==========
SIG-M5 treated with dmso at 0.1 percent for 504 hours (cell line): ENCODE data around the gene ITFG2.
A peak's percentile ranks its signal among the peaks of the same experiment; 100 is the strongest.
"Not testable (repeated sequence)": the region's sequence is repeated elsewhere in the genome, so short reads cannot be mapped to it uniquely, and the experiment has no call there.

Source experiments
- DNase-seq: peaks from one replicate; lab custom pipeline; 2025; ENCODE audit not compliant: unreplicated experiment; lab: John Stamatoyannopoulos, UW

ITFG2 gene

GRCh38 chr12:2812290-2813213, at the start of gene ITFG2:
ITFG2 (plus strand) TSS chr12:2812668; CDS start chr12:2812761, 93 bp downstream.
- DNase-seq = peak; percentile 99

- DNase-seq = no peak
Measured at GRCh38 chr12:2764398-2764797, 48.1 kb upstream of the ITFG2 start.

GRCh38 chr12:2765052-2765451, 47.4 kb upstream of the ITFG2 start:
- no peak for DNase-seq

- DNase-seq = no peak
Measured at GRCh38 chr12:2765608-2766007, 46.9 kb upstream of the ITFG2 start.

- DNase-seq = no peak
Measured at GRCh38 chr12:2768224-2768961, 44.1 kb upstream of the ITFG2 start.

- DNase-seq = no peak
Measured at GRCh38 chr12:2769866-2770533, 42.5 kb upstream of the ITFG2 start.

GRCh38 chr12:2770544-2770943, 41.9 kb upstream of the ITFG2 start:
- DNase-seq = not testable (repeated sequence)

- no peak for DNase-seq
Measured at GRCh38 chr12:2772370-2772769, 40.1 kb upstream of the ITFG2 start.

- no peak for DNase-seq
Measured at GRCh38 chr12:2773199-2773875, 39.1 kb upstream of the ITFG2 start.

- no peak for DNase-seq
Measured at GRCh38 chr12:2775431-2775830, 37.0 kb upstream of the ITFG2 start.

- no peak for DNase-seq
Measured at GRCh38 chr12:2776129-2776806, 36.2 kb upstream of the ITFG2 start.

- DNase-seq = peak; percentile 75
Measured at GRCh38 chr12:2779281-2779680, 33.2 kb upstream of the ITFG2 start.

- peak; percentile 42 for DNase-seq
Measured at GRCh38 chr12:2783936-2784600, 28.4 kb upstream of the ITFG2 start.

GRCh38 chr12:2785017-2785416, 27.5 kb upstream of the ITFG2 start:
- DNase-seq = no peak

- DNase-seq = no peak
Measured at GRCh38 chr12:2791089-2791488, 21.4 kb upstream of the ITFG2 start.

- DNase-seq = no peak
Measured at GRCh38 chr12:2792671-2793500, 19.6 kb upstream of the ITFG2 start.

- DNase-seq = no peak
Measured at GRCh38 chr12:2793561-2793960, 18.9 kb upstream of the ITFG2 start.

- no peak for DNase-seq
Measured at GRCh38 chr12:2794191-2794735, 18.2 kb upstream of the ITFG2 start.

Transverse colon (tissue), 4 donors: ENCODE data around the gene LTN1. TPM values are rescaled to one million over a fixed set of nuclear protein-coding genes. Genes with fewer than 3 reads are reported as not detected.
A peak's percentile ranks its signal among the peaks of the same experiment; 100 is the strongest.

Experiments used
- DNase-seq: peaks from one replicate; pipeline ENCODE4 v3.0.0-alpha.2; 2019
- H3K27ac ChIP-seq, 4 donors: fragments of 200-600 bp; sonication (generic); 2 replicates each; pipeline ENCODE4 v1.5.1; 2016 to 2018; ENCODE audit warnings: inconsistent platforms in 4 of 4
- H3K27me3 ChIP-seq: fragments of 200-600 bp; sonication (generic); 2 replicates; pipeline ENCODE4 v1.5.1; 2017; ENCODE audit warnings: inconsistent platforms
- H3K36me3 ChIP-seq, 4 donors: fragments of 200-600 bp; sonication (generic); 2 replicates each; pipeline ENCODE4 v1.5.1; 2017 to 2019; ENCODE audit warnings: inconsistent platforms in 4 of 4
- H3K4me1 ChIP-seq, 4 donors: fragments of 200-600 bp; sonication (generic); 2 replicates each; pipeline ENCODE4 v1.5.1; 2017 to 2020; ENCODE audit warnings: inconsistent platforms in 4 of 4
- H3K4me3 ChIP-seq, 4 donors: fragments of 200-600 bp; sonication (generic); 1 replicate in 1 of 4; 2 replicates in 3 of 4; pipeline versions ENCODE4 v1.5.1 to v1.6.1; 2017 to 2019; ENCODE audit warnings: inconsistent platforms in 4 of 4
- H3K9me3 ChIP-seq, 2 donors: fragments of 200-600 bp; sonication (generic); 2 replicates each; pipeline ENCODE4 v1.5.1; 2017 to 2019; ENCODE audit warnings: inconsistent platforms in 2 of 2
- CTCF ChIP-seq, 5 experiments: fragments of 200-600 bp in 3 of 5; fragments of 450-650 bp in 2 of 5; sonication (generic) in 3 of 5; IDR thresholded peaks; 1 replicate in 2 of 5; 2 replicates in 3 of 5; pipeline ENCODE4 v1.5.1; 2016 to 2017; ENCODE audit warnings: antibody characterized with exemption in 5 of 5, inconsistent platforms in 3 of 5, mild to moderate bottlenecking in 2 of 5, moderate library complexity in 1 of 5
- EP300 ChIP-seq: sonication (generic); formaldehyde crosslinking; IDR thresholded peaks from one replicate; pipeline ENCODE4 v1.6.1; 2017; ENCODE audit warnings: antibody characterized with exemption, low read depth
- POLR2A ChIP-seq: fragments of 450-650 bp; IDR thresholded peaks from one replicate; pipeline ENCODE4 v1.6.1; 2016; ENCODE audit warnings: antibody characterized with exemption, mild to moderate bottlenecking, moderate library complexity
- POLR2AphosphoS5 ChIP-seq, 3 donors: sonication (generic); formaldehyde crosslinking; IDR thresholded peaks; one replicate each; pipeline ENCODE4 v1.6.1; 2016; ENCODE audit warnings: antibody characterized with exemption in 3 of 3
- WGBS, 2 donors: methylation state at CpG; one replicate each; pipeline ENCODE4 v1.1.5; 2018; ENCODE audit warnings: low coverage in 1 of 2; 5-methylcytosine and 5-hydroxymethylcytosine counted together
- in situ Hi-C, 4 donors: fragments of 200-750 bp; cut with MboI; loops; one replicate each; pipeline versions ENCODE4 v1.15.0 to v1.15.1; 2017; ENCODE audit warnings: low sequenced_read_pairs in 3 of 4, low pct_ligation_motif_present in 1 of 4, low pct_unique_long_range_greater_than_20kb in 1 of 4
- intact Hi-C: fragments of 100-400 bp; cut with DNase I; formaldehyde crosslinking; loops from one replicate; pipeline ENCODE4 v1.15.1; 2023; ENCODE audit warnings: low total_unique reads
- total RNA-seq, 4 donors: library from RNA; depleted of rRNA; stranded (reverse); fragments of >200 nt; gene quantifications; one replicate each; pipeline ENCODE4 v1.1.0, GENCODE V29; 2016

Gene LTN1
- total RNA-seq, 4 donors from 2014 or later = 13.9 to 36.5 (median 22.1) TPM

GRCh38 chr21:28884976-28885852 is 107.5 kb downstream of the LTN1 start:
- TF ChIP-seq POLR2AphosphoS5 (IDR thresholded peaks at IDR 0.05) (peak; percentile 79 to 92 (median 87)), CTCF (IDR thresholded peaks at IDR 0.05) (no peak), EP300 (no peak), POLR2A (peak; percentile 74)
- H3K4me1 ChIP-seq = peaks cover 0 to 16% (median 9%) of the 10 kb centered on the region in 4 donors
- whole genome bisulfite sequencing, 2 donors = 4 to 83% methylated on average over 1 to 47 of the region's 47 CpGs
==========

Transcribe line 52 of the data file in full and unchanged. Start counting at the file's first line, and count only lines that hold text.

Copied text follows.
- H3K4me3 ChIP-seq, 4 donors: fragments of 200-600 bp; sonication (generic); 1 replicate in 1 of 4; 2 replicates in 3 of 4; pipeline versions ENCODE4 v1.5.1 to v1.6.1; 2017 to 2019; ENCODE audit warnings: inconsistent platforms in 4 of 4